Thursday, January 21, 2010
Lessons for Backers of Murphy's LGBT Law
The political earthquake that occurred on Tuesday, electing Massachusetts State Senator Scott Brown to replace the late Ted Kennedy in the United States Senate, was more than the first election of a Republican senator from that state since 1972. At his victory party Senator-elect Brown drew national applause when he declared,
"Our Constitution and laws exist to protect this nation. They do not grant rights and privileges to enemies in wartime. In dealing with terrorists, our tax money should pay for weapons to stop them, not lawyers to defend them."
This was not a "populist" sentiment. It was one of the clearest statements in support of a strong national defense that we have heard from a Republican candidate in a long time.
An obvious exception is retired Army Colonel Alan West, who is creating a sensation in his second run for Congress from the 22nd District in Florida. If you haven't seen this video of West in action, check it out:
Congressional Candidate Lieutenant Colonel Allen West
The Massachusetts voters who calmly and cheerfully secured the "People's Seat" for Scott Brown are concerned about national security, and they don't want America's military to be used for any purpose other than national defense. In an article titled "It's the Enemy, Stupid," Andrew McCarthy of NRO quoted Scott Brown's top strategist, Eric Fehrnstrom, who said that the campaign's internal polling showed "terrorism and the treatment of enemy combatants" to be an even bigger issue than health care.
Will pro-defense members of Congress, both Democrat and Republican, learn from this lesson?
It is a dangerous temptation to assume, that liberals and gay activists will retreat from the effort to repeal the 1993 law stating that homosexuals are ineligible for military service. The signs are encouraging, including post-election comments from U. S. Senate Democrats Evan Bayh (IN) and Jim Webb (VA), essentially warning their colleagues against continued political over-reaching. But the activists are not letting up.
CMR is nonpartisan and we don't endorse candidates, but voters and politically-active groups should ask every candidate for the Congress and U.S. Senate questions about their position on repeal of the 1993 law, which is constantly mislabeled "Don't Ask, Don't Tell." This includes every co-sponsor of HR 1283, Rep. Patrick Murphy's bill to impose a new LGBT Law on the military.
According to a survey done by the Massachusetts Family Institute, Scott Brown said that he supports "current armed forces policy that prevents homosexuals from serving openly in the military," while his rival Martha Coakley took the opposite position. (Brown and Coakley also disagreed on two more LGBT causes, the Defense of Marriage Act (DOMA), and the Employee Non-Discrimination Act (ENDA.)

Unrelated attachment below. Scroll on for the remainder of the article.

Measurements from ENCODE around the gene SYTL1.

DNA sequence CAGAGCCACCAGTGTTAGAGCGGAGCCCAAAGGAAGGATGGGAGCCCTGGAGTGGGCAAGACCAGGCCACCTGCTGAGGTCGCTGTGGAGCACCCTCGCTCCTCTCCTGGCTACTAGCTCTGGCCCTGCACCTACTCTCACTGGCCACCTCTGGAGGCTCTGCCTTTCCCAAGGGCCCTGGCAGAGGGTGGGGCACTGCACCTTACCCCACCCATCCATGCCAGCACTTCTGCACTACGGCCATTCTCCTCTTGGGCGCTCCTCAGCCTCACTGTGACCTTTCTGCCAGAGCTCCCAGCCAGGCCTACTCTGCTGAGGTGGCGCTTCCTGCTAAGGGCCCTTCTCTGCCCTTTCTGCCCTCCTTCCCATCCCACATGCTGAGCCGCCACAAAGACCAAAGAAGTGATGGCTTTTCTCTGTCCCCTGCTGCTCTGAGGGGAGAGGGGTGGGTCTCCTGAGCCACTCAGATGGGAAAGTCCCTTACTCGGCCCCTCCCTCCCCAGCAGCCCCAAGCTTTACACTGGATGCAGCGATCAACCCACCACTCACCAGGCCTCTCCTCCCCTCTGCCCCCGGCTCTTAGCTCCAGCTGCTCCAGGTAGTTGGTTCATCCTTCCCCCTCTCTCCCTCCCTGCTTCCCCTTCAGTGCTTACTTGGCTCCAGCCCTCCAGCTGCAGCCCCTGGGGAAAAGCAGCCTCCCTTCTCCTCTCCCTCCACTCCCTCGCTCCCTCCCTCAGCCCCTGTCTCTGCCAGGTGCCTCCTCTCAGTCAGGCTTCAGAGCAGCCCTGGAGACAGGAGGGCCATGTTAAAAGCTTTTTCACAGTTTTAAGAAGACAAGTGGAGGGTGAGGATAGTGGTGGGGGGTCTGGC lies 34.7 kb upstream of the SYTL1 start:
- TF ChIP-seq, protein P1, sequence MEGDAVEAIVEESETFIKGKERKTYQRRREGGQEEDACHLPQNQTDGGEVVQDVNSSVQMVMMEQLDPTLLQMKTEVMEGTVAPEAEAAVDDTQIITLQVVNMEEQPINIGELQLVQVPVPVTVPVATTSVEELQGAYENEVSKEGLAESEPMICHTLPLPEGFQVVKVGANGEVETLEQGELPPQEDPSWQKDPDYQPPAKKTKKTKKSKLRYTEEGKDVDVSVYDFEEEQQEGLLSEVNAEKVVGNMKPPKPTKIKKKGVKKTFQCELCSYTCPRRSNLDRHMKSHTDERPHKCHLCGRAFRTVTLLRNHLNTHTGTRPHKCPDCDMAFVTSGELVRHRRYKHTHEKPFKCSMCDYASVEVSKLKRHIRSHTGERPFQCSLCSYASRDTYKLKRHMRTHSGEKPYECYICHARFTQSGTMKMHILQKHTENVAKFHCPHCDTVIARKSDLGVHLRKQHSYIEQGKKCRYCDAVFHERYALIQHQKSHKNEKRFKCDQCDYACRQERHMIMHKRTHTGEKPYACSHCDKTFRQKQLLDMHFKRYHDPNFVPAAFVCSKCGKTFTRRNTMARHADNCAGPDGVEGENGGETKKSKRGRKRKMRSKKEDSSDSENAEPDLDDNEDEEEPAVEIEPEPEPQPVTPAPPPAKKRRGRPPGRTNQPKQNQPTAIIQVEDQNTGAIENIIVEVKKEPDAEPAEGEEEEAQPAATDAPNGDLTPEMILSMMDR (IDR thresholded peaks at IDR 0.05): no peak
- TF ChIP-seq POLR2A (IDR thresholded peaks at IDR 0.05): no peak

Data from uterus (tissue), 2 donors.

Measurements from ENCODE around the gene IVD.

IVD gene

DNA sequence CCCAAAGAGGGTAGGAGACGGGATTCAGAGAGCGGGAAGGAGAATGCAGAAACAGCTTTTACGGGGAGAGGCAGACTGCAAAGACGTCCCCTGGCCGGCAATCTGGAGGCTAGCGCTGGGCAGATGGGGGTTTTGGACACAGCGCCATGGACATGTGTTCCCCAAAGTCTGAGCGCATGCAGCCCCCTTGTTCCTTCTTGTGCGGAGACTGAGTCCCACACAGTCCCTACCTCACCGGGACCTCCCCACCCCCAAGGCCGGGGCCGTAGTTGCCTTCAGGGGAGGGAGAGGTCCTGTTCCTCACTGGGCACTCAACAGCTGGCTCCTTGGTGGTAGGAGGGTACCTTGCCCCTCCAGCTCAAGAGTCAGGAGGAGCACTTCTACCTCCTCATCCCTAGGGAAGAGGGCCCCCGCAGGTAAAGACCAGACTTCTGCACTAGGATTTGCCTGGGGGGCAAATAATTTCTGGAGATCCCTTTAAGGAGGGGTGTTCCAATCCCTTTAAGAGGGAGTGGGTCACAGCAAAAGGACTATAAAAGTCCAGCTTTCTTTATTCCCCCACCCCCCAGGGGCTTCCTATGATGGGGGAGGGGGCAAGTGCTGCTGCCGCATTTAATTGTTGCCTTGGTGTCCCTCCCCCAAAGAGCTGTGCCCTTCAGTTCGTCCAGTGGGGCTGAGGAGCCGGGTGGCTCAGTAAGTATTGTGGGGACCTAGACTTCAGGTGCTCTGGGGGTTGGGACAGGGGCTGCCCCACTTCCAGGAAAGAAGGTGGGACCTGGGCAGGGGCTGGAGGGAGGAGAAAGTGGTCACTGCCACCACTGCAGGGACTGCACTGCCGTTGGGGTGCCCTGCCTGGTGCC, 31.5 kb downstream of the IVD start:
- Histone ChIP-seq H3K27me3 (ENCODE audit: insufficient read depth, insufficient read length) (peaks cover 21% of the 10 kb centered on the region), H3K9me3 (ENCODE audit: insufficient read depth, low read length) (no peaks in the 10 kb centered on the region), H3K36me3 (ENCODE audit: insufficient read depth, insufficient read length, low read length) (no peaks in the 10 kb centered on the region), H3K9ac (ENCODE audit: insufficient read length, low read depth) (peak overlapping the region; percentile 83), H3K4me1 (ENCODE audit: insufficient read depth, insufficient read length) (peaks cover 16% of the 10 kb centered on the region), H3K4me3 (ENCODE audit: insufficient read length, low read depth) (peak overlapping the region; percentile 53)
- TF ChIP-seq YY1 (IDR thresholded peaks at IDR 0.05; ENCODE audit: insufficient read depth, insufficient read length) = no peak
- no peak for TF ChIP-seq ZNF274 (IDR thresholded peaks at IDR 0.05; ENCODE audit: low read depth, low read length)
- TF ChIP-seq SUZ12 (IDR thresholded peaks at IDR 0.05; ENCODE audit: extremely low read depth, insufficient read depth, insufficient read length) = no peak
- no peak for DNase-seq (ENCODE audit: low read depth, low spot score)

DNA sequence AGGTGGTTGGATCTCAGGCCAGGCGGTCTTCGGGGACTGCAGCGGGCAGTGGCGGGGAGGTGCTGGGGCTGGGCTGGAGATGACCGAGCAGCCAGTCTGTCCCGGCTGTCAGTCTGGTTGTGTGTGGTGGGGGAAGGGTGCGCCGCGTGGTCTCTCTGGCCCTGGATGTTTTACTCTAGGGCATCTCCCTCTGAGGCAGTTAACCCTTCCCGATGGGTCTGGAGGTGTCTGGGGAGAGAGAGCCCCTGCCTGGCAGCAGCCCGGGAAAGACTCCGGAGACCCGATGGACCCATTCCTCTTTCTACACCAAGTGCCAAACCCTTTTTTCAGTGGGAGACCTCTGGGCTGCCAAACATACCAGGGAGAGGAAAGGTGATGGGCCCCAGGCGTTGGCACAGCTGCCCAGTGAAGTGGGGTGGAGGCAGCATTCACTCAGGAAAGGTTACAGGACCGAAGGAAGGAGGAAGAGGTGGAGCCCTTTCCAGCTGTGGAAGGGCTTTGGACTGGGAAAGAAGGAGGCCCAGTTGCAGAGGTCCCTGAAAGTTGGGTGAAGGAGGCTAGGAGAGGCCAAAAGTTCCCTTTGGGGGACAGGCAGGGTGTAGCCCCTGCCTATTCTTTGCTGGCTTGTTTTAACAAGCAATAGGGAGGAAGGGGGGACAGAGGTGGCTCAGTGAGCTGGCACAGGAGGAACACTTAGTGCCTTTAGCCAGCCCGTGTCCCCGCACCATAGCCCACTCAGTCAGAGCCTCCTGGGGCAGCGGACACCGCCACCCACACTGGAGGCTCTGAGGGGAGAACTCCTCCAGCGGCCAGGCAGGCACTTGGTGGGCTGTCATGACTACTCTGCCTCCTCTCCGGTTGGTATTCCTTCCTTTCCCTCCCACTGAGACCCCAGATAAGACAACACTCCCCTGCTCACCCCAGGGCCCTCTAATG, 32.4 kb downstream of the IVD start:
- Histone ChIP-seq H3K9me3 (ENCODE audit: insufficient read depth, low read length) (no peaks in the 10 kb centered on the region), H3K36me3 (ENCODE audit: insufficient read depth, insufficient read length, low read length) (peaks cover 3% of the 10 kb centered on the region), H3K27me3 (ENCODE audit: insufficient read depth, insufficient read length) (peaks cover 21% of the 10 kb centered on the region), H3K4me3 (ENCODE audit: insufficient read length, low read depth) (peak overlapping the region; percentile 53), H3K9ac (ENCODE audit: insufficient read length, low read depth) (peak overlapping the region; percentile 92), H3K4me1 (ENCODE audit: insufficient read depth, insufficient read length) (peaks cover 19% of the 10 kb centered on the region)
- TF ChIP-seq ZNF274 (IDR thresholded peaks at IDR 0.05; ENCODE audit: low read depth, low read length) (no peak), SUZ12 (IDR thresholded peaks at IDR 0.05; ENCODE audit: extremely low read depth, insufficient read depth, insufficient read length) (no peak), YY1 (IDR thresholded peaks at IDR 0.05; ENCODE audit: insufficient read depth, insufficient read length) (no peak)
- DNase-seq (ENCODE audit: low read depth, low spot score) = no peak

As the 2010 elections approach, questions of all candidates should focus on the Congress' findings regarding homosexuals in the military, as contained in the 1993 law and highlighted last week in a Washington Times op-ed by a respected former Commandant of the United States Marine Corps, General Carl E. Mundy, Jr.
Maintain Military Gay Ban
As Gen. Mundy wrote, the law's findings remain valid and important for good order and high morale in the military. Our servicemen and women should not be forced to carry the burdens of a controversial, unprecedented social experiment that would weaken recruiting, retention, and readiness in the All-Volunteer force.
CMR issues such as this are essential elements in two legs of Ronald Reagan's famous three-legged stool. We look forward to working with candidates, elected officials, voters, opinion leaders, media, researchers, and members of the armed forces to build support for sound policies and priorities for the best military in the world.
Monday, January 18, 2010
Roadmaps for Railroading the Military
Gay activists who are trying to impose their radical agenda on the military are floating several "trial balloon" proposals to get their way despite strong opposition from military leaders and personnel, members of Congress, and the general public. The following are some of the most egregious bad ideas that media reports have revealed since October 2009:
1. Stifling Testimony from Military Leaders
The AP and the Washington Post reported on January 13 that Department of Defense lawyers are having second thoughts about the wisdom of repealing the 1993 law this year:
Lawyers Advise Wait to Lift Gay Ban